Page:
WOMEN OF THE IRISH FOOD INDUSTRY – ANNA COFFEY, CHOCOLATIERE

WOMEN OF THE IRISH FOOD INDUSTRY – ANNA COFFEY, CHOCOLATIERE

Anna Coffey is Braw Chocolate, an Irish start up and one of the exciting women who started their business in the middle of a pandemic. 

I’ve only met Anna Coffey virtually but we’ve had a few calls and zooms. We met when I coached Anna to raise her profile a little on social media. It’s tough for new businesses. So far she has one person that works with her on the chocolate but she does everything else herself. So when you know that, social media is a necessity if you want to reach an online customer base (essential when you don’t have a shop front) and that you don’t have the time or luxury to learn as you go, you hire someone like me, who teaches you the basics plus a nifty tricks. 

However, you will find that, like an awful lot of women, Anna Coffey is fierce good at putting others forward but has great trouble when it comes to self promotion. It’s not an easy thing to do, and if you ever come across her online, you could do a lot worse than to follow her and chat with her. There is very little she doesn’t know about great chocolate, and knowing what plans she has for Braw, I can promise you, you will enjoy seeing it develop. Chocolate will be our new overlord and Anna will be one of its greatest messengers. 

 

How did your career path bring you here?

I originally studied business in college and found myself baking as a distraction from study and final year projects! I found it therapeutic and enjoyable. After many months teaching myself basics, I realised I had a talent for it. My brother James (Coffey) is a chef, at the time in Vaughan Lodge, and was looking for a pastry commis so I packed my bags and moved down to Lahinch in April 2010 to start learning on the job. Having a sibling in the industry was certainly helpful and he taught me so much that first year.  After a summer season there I moved to the Netherlands and spent two years working in various places, from cafes to fine dining, always learning. I then returned to Ireland and worked in places such as The Dunraven Adare and in Avoca, Suffolk Street Dublin. In 2014 I went to work as pastry chef in Cocoa Atelier and quickly ascended to position of Head Chocolatier, a role I held until moving to Limerick in 2018. In Limerick I spent a year working in the pastry section at Adare Manor just before starting my own business, Braw.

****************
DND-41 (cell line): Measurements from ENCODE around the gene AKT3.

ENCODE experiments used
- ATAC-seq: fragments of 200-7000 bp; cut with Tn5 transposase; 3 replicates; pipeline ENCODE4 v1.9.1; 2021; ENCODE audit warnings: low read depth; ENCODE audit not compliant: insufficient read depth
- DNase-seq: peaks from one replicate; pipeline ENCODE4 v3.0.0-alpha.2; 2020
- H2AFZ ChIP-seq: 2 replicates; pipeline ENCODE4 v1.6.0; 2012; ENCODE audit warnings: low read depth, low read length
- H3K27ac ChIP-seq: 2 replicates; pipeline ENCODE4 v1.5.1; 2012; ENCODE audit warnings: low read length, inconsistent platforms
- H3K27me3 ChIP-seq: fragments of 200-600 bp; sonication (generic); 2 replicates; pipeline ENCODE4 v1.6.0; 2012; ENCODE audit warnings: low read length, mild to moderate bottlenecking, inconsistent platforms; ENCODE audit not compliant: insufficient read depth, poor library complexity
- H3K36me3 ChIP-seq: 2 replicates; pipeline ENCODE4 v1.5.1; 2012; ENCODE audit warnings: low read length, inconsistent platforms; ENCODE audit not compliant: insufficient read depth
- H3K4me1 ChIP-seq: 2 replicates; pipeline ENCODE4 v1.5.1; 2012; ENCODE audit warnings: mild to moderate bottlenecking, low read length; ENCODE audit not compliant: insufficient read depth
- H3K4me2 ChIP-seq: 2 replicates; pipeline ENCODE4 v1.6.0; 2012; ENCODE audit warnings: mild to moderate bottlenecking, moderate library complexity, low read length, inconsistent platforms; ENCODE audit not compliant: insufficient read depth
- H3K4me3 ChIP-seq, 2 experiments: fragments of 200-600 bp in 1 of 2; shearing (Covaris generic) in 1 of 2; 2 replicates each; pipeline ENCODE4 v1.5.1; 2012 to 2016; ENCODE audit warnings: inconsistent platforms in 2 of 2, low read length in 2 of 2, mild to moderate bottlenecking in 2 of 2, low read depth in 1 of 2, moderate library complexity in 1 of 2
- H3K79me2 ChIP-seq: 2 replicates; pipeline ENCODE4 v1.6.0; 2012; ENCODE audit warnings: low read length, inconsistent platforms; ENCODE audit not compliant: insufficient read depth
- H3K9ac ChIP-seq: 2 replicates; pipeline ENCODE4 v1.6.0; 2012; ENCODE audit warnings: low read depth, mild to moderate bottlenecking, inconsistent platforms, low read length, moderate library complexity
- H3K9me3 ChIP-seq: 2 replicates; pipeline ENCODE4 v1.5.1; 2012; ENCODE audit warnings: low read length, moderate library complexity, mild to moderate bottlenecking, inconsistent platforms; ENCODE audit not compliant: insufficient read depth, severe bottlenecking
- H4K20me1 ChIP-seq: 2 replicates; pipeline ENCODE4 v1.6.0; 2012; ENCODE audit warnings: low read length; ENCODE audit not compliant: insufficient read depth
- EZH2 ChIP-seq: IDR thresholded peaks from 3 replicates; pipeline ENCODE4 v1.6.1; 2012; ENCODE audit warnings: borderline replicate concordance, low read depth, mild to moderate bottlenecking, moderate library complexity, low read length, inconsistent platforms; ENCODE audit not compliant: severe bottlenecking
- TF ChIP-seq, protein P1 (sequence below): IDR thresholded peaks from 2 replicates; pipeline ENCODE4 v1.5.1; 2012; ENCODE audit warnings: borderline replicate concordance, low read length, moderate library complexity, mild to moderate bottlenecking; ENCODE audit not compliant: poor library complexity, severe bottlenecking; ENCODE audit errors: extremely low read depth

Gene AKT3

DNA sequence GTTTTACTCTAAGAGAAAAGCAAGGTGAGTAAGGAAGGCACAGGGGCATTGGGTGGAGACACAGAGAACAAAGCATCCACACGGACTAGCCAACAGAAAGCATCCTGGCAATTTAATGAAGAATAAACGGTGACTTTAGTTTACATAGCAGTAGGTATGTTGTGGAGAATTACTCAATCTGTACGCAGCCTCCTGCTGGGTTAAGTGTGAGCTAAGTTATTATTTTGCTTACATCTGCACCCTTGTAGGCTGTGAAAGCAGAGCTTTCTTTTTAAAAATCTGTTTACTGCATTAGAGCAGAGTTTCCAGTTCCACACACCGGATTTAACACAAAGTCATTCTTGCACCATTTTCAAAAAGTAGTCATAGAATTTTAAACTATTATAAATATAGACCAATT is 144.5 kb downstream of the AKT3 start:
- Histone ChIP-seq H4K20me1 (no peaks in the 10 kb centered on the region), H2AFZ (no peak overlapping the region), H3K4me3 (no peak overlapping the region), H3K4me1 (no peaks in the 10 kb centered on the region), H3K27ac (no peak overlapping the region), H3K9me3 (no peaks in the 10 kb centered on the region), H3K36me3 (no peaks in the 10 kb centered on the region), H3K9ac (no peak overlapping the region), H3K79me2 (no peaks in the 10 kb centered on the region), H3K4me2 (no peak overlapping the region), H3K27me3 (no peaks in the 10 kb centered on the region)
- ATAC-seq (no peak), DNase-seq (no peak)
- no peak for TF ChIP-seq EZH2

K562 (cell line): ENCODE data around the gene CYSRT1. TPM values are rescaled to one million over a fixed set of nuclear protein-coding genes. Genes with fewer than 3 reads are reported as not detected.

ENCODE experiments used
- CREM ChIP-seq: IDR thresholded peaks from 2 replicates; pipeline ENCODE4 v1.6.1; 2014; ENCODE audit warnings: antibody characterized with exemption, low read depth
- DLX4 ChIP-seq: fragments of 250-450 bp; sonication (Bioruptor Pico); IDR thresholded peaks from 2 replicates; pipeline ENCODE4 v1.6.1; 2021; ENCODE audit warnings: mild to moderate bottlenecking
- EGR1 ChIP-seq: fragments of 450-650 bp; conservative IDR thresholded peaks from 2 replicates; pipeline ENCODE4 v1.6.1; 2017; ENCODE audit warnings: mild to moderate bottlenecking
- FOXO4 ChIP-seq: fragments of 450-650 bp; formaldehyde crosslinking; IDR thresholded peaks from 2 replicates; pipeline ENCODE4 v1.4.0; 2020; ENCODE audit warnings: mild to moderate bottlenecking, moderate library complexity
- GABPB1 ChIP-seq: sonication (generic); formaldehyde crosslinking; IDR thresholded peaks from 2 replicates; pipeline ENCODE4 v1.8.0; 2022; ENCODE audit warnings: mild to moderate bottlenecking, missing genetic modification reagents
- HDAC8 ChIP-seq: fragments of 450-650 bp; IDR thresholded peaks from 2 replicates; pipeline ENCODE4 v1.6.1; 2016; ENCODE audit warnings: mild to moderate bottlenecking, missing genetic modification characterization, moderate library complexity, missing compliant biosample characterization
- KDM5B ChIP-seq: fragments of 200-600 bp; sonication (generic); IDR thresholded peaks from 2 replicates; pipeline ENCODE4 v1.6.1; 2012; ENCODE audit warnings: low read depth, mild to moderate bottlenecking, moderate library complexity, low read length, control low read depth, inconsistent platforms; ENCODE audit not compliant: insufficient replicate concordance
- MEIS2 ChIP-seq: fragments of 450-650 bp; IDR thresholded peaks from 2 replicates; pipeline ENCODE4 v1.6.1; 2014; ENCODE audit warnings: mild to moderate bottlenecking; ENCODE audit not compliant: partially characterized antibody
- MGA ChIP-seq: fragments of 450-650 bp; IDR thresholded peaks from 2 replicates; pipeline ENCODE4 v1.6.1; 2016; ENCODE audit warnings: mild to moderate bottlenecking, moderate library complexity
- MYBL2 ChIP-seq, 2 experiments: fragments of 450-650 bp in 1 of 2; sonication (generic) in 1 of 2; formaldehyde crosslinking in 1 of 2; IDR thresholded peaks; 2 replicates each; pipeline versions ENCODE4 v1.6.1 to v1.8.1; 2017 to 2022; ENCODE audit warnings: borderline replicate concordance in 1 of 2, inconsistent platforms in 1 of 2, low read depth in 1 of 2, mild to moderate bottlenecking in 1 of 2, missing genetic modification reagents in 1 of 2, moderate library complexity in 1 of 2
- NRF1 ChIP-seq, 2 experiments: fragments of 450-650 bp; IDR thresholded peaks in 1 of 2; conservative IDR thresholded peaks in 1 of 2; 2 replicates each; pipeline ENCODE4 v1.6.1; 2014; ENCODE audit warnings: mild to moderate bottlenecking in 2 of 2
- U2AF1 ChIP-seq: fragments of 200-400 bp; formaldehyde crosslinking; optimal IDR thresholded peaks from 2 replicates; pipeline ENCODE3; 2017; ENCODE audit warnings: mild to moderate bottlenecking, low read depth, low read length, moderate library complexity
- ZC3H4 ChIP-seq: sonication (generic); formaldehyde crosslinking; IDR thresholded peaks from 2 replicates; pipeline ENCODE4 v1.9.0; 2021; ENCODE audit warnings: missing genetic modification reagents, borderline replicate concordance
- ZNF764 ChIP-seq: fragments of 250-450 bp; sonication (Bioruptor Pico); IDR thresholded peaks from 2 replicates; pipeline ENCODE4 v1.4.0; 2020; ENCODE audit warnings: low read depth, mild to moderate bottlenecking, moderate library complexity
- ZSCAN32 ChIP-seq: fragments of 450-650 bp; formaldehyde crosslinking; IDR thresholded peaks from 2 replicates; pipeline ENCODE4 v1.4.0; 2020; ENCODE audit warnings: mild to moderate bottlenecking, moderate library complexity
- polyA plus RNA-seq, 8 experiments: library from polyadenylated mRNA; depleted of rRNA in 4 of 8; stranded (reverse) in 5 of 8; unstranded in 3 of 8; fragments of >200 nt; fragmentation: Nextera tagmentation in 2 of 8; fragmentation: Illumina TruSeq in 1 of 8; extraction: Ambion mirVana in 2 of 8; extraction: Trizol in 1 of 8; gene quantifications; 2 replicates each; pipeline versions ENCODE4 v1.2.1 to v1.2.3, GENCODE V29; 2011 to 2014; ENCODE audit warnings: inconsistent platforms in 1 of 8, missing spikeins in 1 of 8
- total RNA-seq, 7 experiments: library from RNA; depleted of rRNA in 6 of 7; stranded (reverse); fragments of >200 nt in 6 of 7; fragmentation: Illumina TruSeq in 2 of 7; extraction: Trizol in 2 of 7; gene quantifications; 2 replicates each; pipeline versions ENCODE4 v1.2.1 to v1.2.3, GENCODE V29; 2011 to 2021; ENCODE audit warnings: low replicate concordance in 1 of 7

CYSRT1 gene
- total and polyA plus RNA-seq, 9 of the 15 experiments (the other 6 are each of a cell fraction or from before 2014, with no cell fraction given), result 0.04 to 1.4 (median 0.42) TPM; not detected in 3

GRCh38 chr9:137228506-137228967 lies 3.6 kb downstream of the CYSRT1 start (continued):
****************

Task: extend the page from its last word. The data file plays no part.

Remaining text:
I enjoyed working with chocolate so much I knew I would always want to work in that area. I love working with chocolate and the flavours you can create and then there’s the fun side making Easter Eggs and moulded chocolates. With Braw I have the bakery side of the business and the chocolate side of the business so no two days are ever the same! I supply cafes and restaurants with desserts such as tarts and brownies whilst also doing home deliveries all over Ireland and stocking chocolate bars in a few locations across the country.

How does your career fulfill you?

Its such a creative yet organised job. I love seeing it all come together after sourcing the right ingredients, the packaging, labelling. It is hard work but so rewarding knowing when people receive the chocolate I’ve worked so hard to create, that they’re happy with the product. The best part is the positive feedback from satisfied customers.